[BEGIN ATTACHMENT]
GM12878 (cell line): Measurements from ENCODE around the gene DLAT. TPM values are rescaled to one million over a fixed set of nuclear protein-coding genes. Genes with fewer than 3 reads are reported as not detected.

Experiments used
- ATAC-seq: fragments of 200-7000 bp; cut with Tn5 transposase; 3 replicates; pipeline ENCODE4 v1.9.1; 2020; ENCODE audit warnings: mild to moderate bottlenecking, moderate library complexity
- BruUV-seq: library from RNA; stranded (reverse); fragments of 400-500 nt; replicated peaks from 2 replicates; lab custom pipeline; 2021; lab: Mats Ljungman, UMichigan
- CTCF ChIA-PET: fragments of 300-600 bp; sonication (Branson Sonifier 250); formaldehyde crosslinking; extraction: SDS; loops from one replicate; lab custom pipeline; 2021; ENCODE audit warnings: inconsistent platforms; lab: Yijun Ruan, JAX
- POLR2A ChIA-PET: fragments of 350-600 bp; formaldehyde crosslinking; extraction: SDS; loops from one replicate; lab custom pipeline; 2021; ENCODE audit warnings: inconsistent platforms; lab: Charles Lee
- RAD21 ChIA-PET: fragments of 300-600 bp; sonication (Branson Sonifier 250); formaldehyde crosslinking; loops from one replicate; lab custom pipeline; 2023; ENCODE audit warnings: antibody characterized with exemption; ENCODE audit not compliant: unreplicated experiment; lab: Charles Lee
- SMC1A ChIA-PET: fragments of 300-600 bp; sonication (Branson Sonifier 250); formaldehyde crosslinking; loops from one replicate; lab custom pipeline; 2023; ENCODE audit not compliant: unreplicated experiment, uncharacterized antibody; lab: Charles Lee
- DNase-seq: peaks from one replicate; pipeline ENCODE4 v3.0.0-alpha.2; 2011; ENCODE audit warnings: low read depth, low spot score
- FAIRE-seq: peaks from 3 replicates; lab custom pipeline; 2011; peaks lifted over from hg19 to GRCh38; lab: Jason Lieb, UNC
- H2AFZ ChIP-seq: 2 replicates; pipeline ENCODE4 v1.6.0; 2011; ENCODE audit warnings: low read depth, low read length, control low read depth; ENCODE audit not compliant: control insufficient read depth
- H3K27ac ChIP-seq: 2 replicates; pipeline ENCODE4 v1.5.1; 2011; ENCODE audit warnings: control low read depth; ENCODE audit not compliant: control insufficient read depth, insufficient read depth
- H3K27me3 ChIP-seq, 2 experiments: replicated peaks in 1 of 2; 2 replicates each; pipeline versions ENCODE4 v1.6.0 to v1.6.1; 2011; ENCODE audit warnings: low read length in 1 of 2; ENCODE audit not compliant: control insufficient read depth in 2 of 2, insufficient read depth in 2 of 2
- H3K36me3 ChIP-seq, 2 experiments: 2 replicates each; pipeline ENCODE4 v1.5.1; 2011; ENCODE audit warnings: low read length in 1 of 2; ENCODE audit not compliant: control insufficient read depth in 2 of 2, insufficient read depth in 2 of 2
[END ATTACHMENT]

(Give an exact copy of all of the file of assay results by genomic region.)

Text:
GM12878 (cell line): Measurements from ENCODE around the gene DLAT. TPM values are rescaled to one million over a fixed set of nuclear protein-coding genes. Genes with fewer than 3 reads are reported as not detected.

Experiments used
- ATAC-seq: fragments of 200-7000 bp; cut with Tn5 transposase; 3 replicates; pipeline ENCODE4 v1.9.1; 2020; ENCODE audit warnings: mild to moderate bottlenecking, moderate library complexity
- BruUV-seq: library from RNA; stranded (reverse); fragments of 400-500 nt; replicated peaks from 2 replicates; lab custom pipeline; 2021; lab: Mats Ljungman, UMichigan
- CTCF ChIA-PET: fragments of 300-600 bp; sonication (Branson Sonifier 250); formaldehyde crosslinking; extraction: SDS; loops from one replicate; lab custom pipeline; 2021; ENCODE audit warnings: inconsistent platforms; lab: Yijun Ruan, JAX
- POLR2A ChIA-PET: fragments of 350-600 bp; formaldehyde crosslinking; extraction: SDS; loops from one replicate; lab custom pipeline; 2021; ENCODE audit warnings: inconsistent platforms; lab: Charles Lee
- RAD21 ChIA-PET: fragments of 300-600 bp; sonication (Branson Sonifier 250); formaldehyde crosslinking; loops from one replicate; lab custom pipeline; 2023; ENCODE audit warnings: antibody characterized with exemption; ENCODE audit not compliant: unreplicated experiment; lab: Charles Lee
- SMC1A ChIA-PET: fragments of 300-600 bp; sonication (Branson Sonifier 250); formaldehyde crosslinking; loops from one replicate; lab custom pipeline; 2023; ENCODE audit not compliant: unreplicated experiment, uncharacterized antibody; lab: Charles Lee
- DNase-seq: peaks from one replicate; pipeline ENCODE4 v3.0.0-alpha.2; 2011; ENCODE audit warnings: low read depth, low spot score
- FAIRE-seq: peaks from 3 replicates; lab custom pipeline; 2011; peaks lifted over from hg19 to GRCh38; lab: Jason Lieb, UNC
- H2AFZ ChIP-seq: 2 replicates; pipeline ENCODE4 v1.6.0; 2011; ENCODE audit warnings: low read depth, low read length, control low read depth; ENCODE audit not compliant: control insufficient read depth
- H3K27ac ChIP-seq: 2 replicates; pipeline ENCODE4 v1.5.1; 2011; ENCODE audit warnings: control low read depth; ENCODE audit not compliant: control insufficient read depth, insufficient read depth
- H3K27me3 ChIP-seq, 2 experiments: replicated peaks in 1 of 2; 2 replicates each; pipeline versions ENCODE4 v1.6.0 to v1.6.1; 2011; ENCODE audit warnings: low read length in 1 of 2; ENCODE audit not compliant: control insufficient read depth in 2 of 2, insufficient read depth in 2 of 2
- H3K36me3 ChIP-seq, 2 experiments: 2 replicates each; pipeline ENCODE4 v1.5.1; 2011; ENCODE audit warnings: low read length in 1 of 2; ENCODE audit not compliant: control insufficient read depth in 2 of 2, insufficient read depth in 2 of 2